EXTRA! EXTRA! Proteínas endógenas encontradas em fóssil de mesossauro de 70 milhões de anos

terça-feira, maio 03, 2011

Endogenous Proteins Found in a 70-Million-Year-Old Giant Marine Lizard

ScienceDaily (May 2, 2011) — A research team in Lund, Sweden has discovered primary biological matter in a fossil of an extinct varanoid lizard (a mosasaur) that inhabited marine environments during Late Cretaceous times. Using state-of-the-art technology, the scientists have been able to link proteinaceous molecules to bone matrix fibres isolated from a 70-million-year-old fossil -- that is, they have found genuine remains of an extinct animal entombed in stone.

Bone matrix fibers in mosasaur bone: (a) Histologic preparation that shows how the fibres surrounds a vascular duct. (b) SEM-picture that shows etched fibres. (c) Detail of histologic preparation showing fibres encapsulated in bioapatite. (d) Histo-chemical stain (blue) showing that the fibres contain biological matter. (Credit: Photo by Johan Lindgren)

Mosasaurs are a group of extinct varanoid lizards that inhabited marine environments during the Late Cretaceous (approximately 100-65 million year ago). With their discovery, the scientists Johan Lindgren, Per Uvdal, Anders Engdahl, and colleagues have demonstrated that remains of type I collagen, a structural protein, are retained in a mosasaur fossil. Collagen is the dominating protein in bone.

The scientists have applied a broad spectrum of sophisticated techniques to achieve their results. The scientists have used synchrotron radiation-based infrared microspectroscopy at MAX-lab in Lund, southern Sweden, to show that amino acid containing matter remains in fibrous tissues obtained from a mosasaur bone. In addition to synchrotron radiation-based infrared microspectroscopy, mass spectrometry and amino acid analysis have been performed.

Read more here/Leia mais aqui: Science Daily


Microspectroscopic Evidence of Cretaceous Bone Proteins

Johan Lindgren1*, Per Uvdal2,3*, Anders Engdahl2, Andrew H. Lee4, Carl Alwmark1, Karl-Erik Bergquist5, Einar Nilsson5, Peter Ekström6, Magnus Rasmussen7, Desirée A. Douglas6¤, Michael J. Polcyn8, Louis L. Jacobs8

1 Division of Geology, Department of Earth and Ecosystem Sciences, Lund University, Lund, Sweden, 2 MAX-lab, Lund University, Lund, Sweden, 3Chemical Physics, Department of Chemistry, Lund University, Lund, Sweden,4 Department of Anatomy, Midwestern University, Glendale, Arizona, United States of America, 5 Division of Organic Chemistry, Department of Chemistry, Lund University, Lund, Sweden, 6 Department of Biology, Lund University, Lund, Sweden, 7 Division of Infection Medicine, Department of Clinical Sciences, Lund University, Lund, Sweden, 8 Roy M. Huffington Department of Earth Sciences, Southern Methodist University, Dallas, Texas, United States of America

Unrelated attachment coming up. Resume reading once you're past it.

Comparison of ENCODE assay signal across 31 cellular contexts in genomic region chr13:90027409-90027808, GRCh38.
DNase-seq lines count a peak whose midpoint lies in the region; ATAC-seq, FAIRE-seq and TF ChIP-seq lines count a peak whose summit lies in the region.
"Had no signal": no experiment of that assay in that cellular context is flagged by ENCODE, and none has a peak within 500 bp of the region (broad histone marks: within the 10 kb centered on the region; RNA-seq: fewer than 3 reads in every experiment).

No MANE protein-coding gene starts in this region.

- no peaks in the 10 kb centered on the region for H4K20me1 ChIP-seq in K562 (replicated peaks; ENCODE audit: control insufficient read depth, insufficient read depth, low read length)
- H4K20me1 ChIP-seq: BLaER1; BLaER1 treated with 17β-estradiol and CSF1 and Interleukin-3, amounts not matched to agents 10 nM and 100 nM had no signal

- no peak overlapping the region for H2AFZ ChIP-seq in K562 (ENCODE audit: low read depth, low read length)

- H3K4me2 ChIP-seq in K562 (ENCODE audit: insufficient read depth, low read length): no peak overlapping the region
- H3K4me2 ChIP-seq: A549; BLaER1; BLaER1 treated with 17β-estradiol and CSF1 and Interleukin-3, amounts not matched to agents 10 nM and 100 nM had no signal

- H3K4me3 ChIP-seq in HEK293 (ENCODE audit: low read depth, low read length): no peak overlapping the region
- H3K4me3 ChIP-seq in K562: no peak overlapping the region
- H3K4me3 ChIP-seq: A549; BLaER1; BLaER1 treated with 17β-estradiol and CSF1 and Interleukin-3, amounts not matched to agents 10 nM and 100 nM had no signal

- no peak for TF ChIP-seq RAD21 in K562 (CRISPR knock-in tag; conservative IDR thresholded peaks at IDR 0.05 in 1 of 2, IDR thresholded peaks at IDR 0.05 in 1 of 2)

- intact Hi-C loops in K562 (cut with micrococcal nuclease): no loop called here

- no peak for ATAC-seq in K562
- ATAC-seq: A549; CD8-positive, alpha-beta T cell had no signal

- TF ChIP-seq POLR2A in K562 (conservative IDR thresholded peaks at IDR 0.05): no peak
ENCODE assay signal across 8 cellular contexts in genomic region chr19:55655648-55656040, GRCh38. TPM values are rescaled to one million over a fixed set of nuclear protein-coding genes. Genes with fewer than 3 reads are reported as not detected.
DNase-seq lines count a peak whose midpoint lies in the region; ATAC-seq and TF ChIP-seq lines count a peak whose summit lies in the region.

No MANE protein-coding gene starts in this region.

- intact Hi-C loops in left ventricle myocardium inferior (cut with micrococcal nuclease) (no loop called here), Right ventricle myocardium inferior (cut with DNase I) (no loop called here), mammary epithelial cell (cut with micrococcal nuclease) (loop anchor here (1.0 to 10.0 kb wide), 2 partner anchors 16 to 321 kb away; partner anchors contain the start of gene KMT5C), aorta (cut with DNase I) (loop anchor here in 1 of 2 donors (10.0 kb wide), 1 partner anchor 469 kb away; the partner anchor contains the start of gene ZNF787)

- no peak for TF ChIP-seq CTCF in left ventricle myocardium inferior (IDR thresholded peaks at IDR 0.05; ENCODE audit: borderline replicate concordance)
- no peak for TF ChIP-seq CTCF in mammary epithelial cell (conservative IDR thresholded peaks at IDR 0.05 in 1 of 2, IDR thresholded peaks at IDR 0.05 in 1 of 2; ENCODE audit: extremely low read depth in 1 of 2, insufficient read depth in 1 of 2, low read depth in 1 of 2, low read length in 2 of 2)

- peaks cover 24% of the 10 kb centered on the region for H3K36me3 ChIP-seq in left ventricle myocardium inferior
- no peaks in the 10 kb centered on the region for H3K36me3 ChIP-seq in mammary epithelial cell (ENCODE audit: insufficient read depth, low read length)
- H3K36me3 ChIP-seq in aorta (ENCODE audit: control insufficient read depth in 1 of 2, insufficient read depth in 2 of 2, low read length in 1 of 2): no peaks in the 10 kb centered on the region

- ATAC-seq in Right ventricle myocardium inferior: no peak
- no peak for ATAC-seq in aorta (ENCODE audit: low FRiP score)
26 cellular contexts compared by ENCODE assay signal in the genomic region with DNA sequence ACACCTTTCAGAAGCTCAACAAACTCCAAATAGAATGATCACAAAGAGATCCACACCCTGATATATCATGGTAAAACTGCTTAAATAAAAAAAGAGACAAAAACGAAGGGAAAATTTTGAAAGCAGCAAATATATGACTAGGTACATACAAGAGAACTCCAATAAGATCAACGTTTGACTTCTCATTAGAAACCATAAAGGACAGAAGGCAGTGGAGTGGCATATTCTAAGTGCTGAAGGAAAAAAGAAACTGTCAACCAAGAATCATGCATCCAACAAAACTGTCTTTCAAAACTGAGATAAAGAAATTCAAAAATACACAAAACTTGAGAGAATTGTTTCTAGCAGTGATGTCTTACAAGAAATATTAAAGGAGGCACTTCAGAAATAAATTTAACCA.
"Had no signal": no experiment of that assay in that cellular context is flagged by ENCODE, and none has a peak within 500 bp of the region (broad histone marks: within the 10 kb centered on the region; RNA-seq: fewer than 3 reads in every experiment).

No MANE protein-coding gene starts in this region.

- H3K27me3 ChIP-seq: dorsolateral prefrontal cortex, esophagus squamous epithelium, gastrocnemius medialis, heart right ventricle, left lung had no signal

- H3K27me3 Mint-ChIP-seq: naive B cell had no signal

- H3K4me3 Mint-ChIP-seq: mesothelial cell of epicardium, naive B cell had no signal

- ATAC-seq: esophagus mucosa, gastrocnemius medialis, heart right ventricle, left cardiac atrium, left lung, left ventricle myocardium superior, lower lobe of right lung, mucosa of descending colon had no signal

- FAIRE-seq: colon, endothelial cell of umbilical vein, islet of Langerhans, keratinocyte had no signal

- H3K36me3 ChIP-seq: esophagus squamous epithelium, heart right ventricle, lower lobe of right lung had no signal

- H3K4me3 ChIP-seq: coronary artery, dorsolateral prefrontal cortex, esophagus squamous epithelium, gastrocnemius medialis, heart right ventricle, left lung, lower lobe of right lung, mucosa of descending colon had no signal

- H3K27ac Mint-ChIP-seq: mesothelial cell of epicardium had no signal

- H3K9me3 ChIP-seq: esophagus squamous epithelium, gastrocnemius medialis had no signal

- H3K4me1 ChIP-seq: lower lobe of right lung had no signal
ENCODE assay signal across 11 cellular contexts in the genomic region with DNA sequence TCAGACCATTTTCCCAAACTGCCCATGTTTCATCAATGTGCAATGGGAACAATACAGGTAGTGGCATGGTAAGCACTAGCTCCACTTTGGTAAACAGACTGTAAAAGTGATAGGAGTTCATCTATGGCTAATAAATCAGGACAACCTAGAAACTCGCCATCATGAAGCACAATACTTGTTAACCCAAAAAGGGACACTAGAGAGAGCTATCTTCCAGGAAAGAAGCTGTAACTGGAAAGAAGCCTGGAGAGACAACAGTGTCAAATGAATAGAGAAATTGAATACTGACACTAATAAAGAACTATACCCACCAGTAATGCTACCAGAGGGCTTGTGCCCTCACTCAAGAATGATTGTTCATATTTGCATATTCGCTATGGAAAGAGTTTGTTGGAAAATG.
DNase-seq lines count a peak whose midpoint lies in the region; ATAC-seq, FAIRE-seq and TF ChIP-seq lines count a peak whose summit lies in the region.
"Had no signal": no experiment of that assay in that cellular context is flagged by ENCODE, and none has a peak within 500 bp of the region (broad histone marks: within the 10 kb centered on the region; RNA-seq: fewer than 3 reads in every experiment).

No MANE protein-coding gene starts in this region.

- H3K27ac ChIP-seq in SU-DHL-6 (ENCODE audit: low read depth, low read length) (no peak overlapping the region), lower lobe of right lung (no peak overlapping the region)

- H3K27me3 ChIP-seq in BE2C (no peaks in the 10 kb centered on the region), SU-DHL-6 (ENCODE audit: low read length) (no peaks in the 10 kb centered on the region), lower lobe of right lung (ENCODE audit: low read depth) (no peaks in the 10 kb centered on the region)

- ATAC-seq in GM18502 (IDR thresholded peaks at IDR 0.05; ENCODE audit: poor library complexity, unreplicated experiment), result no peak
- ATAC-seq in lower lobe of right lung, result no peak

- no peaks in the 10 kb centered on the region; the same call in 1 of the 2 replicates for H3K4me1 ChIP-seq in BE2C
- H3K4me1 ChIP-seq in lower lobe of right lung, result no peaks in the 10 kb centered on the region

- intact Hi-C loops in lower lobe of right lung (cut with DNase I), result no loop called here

Low concentrations of the structural protein collagen have recently been reported in dinosaur fossils based primarily on mass spectrometric analyses of whole bone extracts. However, direct spectroscopic characterization of isolated fibrous bone tissues, a crucial test of hypotheses of biomolecular preservation over deep time, has not been performed. Here, we demonstrate that endogenous proteinaceous molecules are retained in a humerus from a Late Cretaceous mosasaur (an extinct giant marine lizard). In situ immunofluorescence of demineralized bone extracts shows reactivity to antibodies raised against type I collagen, and amino acid analyses of soluble proteins extracted from the bone exhibit a composition indicative of structural proteins or their breakdown products. These data are corroborated by synchrotron radiation-based infrared microspectroscopic studies demonstrating that amino acid containing matter is located in bone matrix fibrils that express imprints of the characteristic 67 nm D-periodicity typical of collagen. Moreover, the fibrils differ significantly in spectral signature from those of potential modern bacterial contaminants, such as biofilms and collagen-like proteins. Thus, the preservation of primary soft tissues and biomolecules is not limited to large-sized bones buried in fluvial sandstone environments, but also occurs in relatively small-sized skeletal elements deposited in marine sediments.

Citation: Lindgren J, Uvdal P, Engdahl A, Lee AH, Alwmark C, et al. (2011) Microspectroscopic Evidence of Cretaceous Bone Proteins. PLoS ONE 6(4): e19445. doi:10.1371/journal.pone.0019445

Editor: Anna Stepanova, Paleontological Institute of Russian Academy of Science, United States of America

Received: February 10, 2011; Accepted: March 29, 2011; Published: April 29, 2011

Copyright: © 2011 Lindgren et al. This is an open-access article distributed under the terms of the Creative Commons Attribution License, which permits unrestricted use, distribution, and reproduction in any medium, provided the original author and source are credited.

Funding: This research was supported by the Swedish Research Council, the Crafoord Foundation and the Royal Swedish Academy of Sciences. The funders had no role in study design, data collection and analysis, decision to publish, or preparation of the manuscript.

Competing interests: The authors have declared that no competing interests exist.

¤ Current address: Developmental Biology Division, Institution for Experimental Medicine, Lund University, Lund, Sweden